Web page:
Marx was not the first to condemn capitalism for the poverty and inequality that it creates, neither was he the first to fight for a society in which poverty and inequality would be eradicated. Before Marx, utopian socialists, such as Fourier and Owen, believed that an alternative society could be built within capitalism. They drew up plans for societies in which neither exploitation nor oppression were needed to maintain economic production. Once these model communities were established they would rapidly prove to be superior to what already existed. They eschewed class struggle and dismissed the doctrine that the road to socialism passes through the revolutionary capture of the state. Marx realised that societies do not develop as a result of clever plans or individual dedication. Marx’s insight was his realisation that had to be taken into account “people” had to become organised in a very definite way – as a class through a political party to take hold of the state machine from the ruling class. The utopians were unrealistic: their means could not lead to the desired ends.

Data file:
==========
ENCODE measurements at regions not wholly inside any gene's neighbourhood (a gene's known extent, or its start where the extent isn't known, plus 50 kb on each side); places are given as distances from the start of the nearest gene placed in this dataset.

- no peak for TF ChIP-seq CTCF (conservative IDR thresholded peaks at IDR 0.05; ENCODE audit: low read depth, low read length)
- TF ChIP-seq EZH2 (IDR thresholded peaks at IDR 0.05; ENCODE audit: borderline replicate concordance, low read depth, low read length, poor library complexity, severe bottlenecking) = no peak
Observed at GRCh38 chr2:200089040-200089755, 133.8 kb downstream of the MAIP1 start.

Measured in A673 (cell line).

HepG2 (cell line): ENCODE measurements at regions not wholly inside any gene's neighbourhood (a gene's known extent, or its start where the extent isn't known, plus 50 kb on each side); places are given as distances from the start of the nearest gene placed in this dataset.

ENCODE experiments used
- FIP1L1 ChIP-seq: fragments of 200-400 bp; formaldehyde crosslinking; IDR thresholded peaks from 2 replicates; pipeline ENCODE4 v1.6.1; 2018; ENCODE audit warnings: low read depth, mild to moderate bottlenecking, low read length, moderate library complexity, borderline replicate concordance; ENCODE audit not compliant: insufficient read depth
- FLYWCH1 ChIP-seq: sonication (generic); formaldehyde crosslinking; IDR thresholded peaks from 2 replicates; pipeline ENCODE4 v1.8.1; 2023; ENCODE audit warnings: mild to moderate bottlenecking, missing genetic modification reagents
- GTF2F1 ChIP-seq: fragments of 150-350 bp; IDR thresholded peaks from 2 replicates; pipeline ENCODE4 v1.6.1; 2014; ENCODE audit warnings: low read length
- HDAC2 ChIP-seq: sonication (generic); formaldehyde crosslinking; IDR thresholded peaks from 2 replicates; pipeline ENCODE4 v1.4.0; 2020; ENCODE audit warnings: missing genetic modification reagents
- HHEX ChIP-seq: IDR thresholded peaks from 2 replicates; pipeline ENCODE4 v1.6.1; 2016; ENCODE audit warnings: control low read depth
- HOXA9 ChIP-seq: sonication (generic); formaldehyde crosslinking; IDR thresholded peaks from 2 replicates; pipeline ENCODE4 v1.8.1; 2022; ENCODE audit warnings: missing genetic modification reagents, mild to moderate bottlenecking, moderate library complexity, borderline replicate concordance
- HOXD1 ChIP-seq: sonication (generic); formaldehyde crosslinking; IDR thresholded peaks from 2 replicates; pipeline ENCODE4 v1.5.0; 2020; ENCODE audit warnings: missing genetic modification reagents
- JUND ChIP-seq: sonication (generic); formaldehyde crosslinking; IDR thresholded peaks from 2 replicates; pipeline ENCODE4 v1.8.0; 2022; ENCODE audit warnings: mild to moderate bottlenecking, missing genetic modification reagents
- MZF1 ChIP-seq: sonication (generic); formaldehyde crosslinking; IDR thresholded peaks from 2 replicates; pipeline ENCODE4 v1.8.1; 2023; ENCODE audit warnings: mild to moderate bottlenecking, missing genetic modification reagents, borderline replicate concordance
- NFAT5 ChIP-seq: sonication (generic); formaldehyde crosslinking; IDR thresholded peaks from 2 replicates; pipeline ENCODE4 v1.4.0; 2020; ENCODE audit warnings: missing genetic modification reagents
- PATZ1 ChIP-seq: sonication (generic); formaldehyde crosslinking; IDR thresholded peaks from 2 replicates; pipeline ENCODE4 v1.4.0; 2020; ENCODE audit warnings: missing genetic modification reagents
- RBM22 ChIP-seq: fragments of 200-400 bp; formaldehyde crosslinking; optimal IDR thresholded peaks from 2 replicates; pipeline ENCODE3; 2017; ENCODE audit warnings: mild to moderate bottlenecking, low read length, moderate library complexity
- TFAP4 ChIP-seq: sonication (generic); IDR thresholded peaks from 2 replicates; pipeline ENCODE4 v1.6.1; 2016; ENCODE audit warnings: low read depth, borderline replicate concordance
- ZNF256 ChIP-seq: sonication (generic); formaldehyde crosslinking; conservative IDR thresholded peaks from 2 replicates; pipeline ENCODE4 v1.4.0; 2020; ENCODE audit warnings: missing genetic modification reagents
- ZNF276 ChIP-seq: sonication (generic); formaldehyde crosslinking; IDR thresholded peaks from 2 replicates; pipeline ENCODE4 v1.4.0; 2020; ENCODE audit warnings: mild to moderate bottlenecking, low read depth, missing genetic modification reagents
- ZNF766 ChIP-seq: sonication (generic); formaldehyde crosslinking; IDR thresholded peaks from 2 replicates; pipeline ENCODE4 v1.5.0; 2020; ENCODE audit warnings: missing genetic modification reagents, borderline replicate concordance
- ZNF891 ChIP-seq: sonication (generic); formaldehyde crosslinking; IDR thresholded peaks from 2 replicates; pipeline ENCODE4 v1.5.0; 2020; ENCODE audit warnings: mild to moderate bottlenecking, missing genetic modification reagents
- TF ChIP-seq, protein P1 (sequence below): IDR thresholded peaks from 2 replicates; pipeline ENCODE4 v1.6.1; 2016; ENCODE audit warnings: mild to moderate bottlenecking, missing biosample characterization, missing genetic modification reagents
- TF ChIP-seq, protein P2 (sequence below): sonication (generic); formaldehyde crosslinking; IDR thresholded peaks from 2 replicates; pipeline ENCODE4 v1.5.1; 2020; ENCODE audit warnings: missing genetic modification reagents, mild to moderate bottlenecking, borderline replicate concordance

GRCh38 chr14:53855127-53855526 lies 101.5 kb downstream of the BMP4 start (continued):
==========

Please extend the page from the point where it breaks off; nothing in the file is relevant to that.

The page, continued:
Another of Marx’s contributions was to shift the axis of the socialist movement from equality in the sphere of consumption to entirely overcoming economic scarcity by calling for the common ownership of the means of production by the producers themselves in voluntary associations so that the division of resources among individuals will no longer be a source of social conflict. Socialism is more than the provision of hospitals, schools and houses, however necessary and important that is. It is more than just planning. It is also about exploitation and about workers controlling their working lives and working environment. In short, it is about industrial democracy. In this respect, neither private capitalist ownership nor bureaucratic state ownership is the answer. In fact, state ownership itself is not even a requisite. There is no reason why enterprises should not be owned by the workers themselves in the form of autonomous worker-employee cooperatives competing for tenders to supply the state with their services.